Pediatric Urology Research
Does Your Child Have an Overactive Bladder?
Andy Chang, MD is conducting clinical research to evaluate the safety and effectiveness of a new, investigational medicine to treat bladder incontinence. The study medicine is OXY topical gel (oxybutynin chloride), and applied only once a day.
Participants must be:
- Between the ages of 6-16 years old
- Diagnosed with bladder incontinence, possibly associated with spina bifida
- Using CIC for bladder control
The study is 22 weeks. All study visits are at no cost to you, and compensation may be provided for your time and travel.
To participate, contact Shirily Argon at 323-361-5573.
Physician-scientists from the Division of Urology at Children’s Hospital Los Angeles are actively involved in leading-edge pediatric urology research. Topics currently being investigated, include:
- Stem cells, tissue engineering and regenerative medicine
- Etiology of human cryptorchidism (undescended testes)
- Clinical outcomes
- Stem Cells, Tissue Engineering and Regenerative Medicine
De Filippo Laboratory
Under the leadership of Roger De Filippo, MD, and Director of Research, Laura Perin, PhD, the Laboratory for Organ Regenerative Research and Cell Therapeutics in Urology focuses on new uses of stem cells and other techniques for organ regeneration and cell therapeutics.
- Current projects include kidney organ replacement techniques with stem cells, as well as, new stem cell therapy studies for lung and heart disease, diabetes and kidney diseases. The goal is to search for potential applications that could be used to prevent these diseases and/or significantly delay the damage they cause.
Selected Recent Publications
- Perin L, Giuliani S, Jin D, Sedrakyan S, Carraro G, Habibian R, Warburton D, Atala A, De Filippo RE. (2007) Renal differentiation of amniotic fluid stem cells. Cell Prolif. Dec;40(6):936-48.
- Giuliani S, Perin L, Sedrakyan S, Kokorowski P, Jin D, De Filippo R. (2008) Ex vivo whole embryonic kidney culture: a novel method for research in development, regeneration and transplantation. J Urol. Jan;179(1):365-70.
- Carraro G, Perin L, Sedrakyan S, Giuliani S, Tiozzo C, Lee J, Driscoll B, Turcatel G, De Langhe SP, Bellusci S, Minoo P, Atala A, De Filippo RE, Warburton D. (2008) Human amniotic fluid stem cells can integerate and differntiate into epithelial lung lineages. Stem Cells. Nov; 26(11): 2902-11.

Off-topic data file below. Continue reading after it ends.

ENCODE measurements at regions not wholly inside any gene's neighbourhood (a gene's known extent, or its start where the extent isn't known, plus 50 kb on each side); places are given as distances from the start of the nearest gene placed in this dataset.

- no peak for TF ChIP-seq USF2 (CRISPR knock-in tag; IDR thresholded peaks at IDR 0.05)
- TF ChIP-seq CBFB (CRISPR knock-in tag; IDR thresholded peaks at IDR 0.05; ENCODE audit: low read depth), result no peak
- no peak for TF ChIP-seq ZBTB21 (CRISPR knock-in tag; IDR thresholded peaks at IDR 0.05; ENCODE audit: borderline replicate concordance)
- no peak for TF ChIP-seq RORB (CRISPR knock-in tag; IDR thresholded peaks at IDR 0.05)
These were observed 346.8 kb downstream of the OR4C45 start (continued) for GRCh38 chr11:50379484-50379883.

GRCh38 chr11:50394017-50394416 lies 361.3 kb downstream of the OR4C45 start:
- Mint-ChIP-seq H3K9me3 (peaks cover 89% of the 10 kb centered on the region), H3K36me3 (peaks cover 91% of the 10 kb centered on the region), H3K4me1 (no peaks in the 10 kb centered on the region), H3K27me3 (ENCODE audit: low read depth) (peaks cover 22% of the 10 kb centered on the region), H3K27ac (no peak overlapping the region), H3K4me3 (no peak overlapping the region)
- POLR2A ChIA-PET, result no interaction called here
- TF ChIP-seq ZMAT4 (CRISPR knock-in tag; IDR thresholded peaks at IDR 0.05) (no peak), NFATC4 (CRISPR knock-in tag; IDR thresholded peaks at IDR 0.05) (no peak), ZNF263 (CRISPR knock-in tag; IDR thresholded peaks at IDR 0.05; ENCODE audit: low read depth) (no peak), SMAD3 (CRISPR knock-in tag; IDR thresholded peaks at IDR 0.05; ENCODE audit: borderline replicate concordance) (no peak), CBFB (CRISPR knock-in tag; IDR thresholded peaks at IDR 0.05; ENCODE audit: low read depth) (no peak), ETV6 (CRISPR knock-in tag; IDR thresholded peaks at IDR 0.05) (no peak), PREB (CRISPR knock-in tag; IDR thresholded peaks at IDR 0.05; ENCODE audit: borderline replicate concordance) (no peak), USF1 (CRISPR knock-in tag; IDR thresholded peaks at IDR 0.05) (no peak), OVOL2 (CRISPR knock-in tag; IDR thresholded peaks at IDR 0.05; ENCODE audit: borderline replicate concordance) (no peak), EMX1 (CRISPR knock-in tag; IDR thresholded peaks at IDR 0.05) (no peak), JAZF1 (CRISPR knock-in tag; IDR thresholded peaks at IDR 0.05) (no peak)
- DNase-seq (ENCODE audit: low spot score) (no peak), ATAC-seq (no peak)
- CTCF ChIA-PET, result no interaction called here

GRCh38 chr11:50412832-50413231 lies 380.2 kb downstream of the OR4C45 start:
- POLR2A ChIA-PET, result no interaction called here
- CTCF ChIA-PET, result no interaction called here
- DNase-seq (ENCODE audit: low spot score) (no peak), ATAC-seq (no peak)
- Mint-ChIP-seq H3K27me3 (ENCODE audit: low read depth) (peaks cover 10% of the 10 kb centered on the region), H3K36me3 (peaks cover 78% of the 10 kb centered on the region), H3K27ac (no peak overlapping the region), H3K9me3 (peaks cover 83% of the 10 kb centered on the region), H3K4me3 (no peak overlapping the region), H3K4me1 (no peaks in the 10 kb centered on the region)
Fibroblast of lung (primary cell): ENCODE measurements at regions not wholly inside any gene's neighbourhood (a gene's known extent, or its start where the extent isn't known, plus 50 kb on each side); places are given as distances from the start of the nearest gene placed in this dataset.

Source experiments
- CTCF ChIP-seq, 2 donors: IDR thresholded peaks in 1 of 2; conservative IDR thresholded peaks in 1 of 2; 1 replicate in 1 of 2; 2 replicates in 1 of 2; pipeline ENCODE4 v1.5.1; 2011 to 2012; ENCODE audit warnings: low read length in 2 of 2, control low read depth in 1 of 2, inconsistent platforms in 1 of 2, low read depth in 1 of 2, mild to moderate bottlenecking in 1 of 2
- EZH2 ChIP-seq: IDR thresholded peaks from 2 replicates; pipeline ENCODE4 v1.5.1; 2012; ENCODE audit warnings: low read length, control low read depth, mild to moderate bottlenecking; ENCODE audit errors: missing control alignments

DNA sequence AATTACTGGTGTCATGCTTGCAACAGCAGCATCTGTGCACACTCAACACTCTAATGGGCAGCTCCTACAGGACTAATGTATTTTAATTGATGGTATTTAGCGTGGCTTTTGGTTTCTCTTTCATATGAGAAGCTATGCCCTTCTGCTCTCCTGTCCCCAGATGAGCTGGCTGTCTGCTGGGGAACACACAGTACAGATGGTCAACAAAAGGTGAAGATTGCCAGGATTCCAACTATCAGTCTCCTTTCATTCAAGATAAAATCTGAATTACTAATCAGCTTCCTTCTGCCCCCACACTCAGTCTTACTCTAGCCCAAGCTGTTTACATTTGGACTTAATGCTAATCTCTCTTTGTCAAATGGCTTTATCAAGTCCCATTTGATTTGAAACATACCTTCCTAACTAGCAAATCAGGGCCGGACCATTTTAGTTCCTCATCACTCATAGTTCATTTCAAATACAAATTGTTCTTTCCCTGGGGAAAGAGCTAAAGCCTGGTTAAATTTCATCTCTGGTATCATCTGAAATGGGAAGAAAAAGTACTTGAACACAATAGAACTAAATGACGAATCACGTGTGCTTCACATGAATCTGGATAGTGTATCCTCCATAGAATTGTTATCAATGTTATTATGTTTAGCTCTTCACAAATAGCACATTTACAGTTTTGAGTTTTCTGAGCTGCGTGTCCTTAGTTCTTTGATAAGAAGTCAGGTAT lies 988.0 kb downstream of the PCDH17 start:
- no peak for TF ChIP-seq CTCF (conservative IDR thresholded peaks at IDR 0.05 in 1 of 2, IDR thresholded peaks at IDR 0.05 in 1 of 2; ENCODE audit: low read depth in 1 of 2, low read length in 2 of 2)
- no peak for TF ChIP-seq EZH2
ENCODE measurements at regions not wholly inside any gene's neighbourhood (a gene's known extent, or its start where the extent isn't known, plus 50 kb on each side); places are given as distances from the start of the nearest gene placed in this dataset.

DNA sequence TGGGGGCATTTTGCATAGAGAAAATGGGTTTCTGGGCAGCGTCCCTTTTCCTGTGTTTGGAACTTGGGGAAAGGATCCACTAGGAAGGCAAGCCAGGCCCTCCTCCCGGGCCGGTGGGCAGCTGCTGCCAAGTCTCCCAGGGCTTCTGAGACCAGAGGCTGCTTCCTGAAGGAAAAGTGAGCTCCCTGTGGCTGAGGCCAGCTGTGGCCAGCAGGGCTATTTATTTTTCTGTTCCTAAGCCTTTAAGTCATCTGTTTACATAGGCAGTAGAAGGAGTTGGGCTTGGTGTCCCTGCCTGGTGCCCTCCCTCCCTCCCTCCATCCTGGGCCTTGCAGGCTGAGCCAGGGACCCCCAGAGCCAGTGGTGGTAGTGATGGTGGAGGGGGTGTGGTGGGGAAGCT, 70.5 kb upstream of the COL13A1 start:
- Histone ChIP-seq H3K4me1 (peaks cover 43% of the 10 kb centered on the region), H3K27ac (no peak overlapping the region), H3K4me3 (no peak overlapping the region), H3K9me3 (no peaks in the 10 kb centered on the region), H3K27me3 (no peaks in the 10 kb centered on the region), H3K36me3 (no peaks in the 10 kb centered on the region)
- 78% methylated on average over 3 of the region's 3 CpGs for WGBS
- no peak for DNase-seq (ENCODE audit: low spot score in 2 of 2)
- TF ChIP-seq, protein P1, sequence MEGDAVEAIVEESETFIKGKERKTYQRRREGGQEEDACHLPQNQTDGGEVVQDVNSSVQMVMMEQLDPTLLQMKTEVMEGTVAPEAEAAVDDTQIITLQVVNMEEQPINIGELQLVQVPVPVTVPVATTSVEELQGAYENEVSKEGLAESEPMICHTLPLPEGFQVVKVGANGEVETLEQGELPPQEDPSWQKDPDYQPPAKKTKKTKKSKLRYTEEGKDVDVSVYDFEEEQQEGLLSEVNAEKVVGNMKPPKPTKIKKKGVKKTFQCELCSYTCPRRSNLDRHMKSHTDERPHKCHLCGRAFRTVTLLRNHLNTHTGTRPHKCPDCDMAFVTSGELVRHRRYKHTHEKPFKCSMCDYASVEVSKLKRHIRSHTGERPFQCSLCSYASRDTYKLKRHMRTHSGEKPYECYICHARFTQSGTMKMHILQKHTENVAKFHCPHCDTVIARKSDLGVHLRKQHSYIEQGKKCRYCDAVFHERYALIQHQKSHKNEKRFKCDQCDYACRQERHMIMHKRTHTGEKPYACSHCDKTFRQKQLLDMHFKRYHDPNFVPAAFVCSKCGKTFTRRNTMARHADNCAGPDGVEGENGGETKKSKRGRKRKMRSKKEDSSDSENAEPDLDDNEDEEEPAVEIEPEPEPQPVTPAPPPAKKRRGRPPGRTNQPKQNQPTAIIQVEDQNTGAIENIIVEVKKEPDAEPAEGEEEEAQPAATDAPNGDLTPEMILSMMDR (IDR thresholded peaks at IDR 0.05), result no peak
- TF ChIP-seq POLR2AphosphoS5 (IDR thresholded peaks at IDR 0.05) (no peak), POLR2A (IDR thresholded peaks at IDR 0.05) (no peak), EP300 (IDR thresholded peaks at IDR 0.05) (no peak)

- Da Sacco S, Sedrakyan S, Boldrin F, Parnigotto PP, Habibian R, Warburton D, De Filippo RE*, Perin L*. (2010) The systemic characterization of human amniotic fluid: a potential new source of organ specific precursor cells for future regenerative medicine applications J. Urology, in press. (Doctors De Filippo and Perin share last authorship.)
- Perin L, Giuliani S, Sedrakyan S, Da Sacco S, Carraro G, Liron S, Lemley KV, Rosol M, Wu S, Atala A, Warburton D, De Filippo RE. (2010) Protective Effect of Human Amniotic Fluid Stem Cells in Acute Tubular Necrosis, PluS One, in press.
Etiology of Human Cryptorchidism (Undescended Testes)
Victoria Cortessis, PhD, of the USC Department of Preventive Medicine and Children’s Hospital Los Angeles Division of Urology, is investigating the genetic causes of a common condition, cryptorchidism (undescended testes).
Andy Chang, MD, and Travis Williams, PhD, of the USC Department of Chemistry are currently studying nanoparticles to create a catheter-free diagnosis of vesicoureteral reflux. Eliminating the need for catheterization would cause a significant shift in diagnosing this condition. Their research can also be used in drug delivery to treat cancers in a more exact manner.
This study is supported by foundations grants, including a Wright Foundation grant to explore the use of their technology in cancer, and USC Zumberge Interdisciplinary Research and Innovation funding.
Clinical Research/Outcomes Research
Recognizing the need for improving the quality of care provided to children and adolescents with pediatric urologic issues, the Clinical and Outcomes Research Program, directed by Steve Kim, MD, MSCE, and Paul Kokorowski, MD, MPH, uses data to track performance and serve as a basis for continuous quality improvement to ensure that children receive the safest and most appropriate care for their condition.